View From New York: The Poor, Undervalued Israeli PR Flack

How does the complex relationship between PR people and journalists differ between the United States and Israel?

Reuters

Arik Puder is the owner and founder of an eponymous New York public relations agency. He says he receives phone calls and emails regularly from journalists and spokespeople in Israel asking him if his firm is hiring. Over the past year it has been happening about once every two weeks, which has taught him that the Israeli market is experiencing a tough time, both for journalists and PR people.

Puder has a rather unconventional viewpoint concerning the PR world and its connection to the media. He worked in the field in Israel and today his Manhattan firm has six employees and four freelancers.

“As a rule, it’s possible to say there’s a much greater appreciation of public relations in the United States compared to Israel,” observes Puder, who has spent the past five years in New York. “In the United States – and New York in particular – PR firms are seen as advisory firms in every way, similar to law firms and advertising firms, including the level of importance they give to the benefits of public relations, too. In Israel, you could say that, generally, and unfairly, there is a lot of disrespect for PR people. The public relations business is seen mostly as inferior to that of advertising agencies or law firms, and with it the level of salaries,” he says.

Puder says another huge difference is that a PR man in Israel has the ability to forge close relationships with journalists, unlike his U.S. counterpart. Indeed, he says, in Israel it’s quite common for the professional relationship between spokespeople and journalists to spill over into the personal and social sphere. “More than once I went out with journalists I worked with in the evening, or our families would spend time together on weekends. That almost never happens in New York. It is, of course, related to the cultural differences and mentality between the two countries, but also the higher sensitivity in the United States to professional ethics and the importance of separating the two realms,” he notes.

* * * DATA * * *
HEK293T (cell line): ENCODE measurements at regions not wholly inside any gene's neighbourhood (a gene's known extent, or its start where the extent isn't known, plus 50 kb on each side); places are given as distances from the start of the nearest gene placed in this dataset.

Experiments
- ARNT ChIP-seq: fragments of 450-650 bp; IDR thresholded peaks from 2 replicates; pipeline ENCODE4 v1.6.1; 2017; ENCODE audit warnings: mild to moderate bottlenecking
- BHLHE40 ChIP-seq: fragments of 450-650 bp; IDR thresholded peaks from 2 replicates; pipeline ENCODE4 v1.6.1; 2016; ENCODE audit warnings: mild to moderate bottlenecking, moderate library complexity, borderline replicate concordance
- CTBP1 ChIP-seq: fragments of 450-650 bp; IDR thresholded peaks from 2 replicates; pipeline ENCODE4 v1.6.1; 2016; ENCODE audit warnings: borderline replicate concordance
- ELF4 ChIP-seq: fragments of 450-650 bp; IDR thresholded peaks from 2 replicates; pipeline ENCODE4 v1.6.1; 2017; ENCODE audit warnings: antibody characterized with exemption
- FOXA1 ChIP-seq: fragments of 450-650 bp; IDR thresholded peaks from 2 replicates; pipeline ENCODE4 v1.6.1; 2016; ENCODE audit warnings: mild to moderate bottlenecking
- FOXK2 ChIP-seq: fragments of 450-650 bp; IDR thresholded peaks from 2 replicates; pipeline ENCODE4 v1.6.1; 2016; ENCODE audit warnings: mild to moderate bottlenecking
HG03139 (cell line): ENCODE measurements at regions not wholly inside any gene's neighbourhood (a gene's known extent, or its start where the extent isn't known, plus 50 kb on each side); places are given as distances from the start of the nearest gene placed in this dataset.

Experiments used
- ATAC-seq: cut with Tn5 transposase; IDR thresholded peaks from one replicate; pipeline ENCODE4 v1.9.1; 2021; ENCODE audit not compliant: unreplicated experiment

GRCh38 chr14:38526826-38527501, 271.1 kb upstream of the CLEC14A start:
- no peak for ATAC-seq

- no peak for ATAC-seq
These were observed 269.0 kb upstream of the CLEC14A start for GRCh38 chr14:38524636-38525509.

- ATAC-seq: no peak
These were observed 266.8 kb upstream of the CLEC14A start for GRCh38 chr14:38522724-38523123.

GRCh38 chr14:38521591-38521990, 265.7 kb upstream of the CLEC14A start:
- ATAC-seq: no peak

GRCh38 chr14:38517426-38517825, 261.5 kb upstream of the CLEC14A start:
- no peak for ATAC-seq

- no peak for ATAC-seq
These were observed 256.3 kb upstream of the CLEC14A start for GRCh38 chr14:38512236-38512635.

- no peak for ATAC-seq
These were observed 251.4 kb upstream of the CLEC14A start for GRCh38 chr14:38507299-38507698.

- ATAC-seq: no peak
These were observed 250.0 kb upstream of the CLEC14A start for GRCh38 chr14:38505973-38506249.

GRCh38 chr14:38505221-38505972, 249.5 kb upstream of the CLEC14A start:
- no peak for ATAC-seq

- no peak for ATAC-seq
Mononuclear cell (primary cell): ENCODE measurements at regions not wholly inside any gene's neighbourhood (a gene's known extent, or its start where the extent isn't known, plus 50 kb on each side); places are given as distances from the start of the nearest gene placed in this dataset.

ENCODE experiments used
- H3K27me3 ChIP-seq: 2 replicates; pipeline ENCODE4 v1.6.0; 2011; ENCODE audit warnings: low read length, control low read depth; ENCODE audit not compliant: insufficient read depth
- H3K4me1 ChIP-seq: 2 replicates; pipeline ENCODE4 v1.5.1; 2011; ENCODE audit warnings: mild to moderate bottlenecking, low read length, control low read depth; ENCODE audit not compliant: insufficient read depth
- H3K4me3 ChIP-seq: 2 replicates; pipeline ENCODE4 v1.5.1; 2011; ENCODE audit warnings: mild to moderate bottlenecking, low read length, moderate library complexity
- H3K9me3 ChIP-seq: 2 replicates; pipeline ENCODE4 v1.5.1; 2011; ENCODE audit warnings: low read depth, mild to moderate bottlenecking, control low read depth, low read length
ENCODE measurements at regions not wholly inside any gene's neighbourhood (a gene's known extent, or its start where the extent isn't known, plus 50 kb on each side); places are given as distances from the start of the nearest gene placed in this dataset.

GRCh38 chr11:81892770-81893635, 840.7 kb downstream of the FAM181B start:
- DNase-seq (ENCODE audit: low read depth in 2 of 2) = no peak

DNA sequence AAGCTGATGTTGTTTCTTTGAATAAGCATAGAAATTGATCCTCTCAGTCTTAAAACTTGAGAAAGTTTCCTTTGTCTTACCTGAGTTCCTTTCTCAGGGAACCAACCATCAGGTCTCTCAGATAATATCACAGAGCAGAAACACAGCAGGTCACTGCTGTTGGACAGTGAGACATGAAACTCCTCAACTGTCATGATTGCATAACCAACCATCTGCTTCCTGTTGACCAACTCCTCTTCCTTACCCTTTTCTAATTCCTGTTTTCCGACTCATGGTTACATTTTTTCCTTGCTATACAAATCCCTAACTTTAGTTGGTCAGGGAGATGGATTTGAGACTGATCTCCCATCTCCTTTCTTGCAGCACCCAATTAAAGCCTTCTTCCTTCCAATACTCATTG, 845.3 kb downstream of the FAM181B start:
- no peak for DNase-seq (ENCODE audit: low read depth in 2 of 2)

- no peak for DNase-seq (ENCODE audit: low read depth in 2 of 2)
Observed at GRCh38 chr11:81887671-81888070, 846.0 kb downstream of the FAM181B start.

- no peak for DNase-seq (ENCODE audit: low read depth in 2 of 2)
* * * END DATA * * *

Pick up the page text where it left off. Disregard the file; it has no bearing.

In addition, Israel is a small country, the media is a small industry and journalists are far more accessible than in the United States. Most Israeli journalists are located in Tel Aviv or Jerusalem, and they are geographically closer to most of the public relations firms in Israel. In comparison, even if the reporter in the United States is in New Jersey, they might still be a few hours away from a PR person working in New York, explains Puder.

Puder has an MA in political science and communications from the Hebrew University of Jerusalem. In the 1990s, he worked for the “Popolitika” political talk show on Channel 1. After that, he became spokesman for the Knesset House Committee and then moved onto the Prime Minister’s Office as a senior media consultant. In 2002, he was appointed press secretary of the Immigrant Absorption Ministry. He also served as senior media adviser to ministers Yuli Edelstein, Salah Tarif and Tzipi Livni.

In 2005, Puder opened his own PR firm in Israel, which specialized in working with Jewish organizations and communities. In 2010, he emigrated to New York and reopened his office there – and business began to bloom.

The fees paid for PR work in the United States are higher, relatively, than in Israel – especially in light of the fact that most PR firms are located in New York, which is a very expensive city with the highest salaries in the United States, Puder says. The fees range from $200 an hour for the smallest PR firms up to $900 for the giants in the field. An average retainer for a small client can be a few thousand dollars a month, medium-sized clients pay between $10,000-$20,000 a month, while huge corporations will pay a much higher retainer. The salary of a valued employee in a New York PR firm can reach $500,000 a year, although Puder estimates that the average salary for most U.S. PR people is between $80,000-$150,000 a year.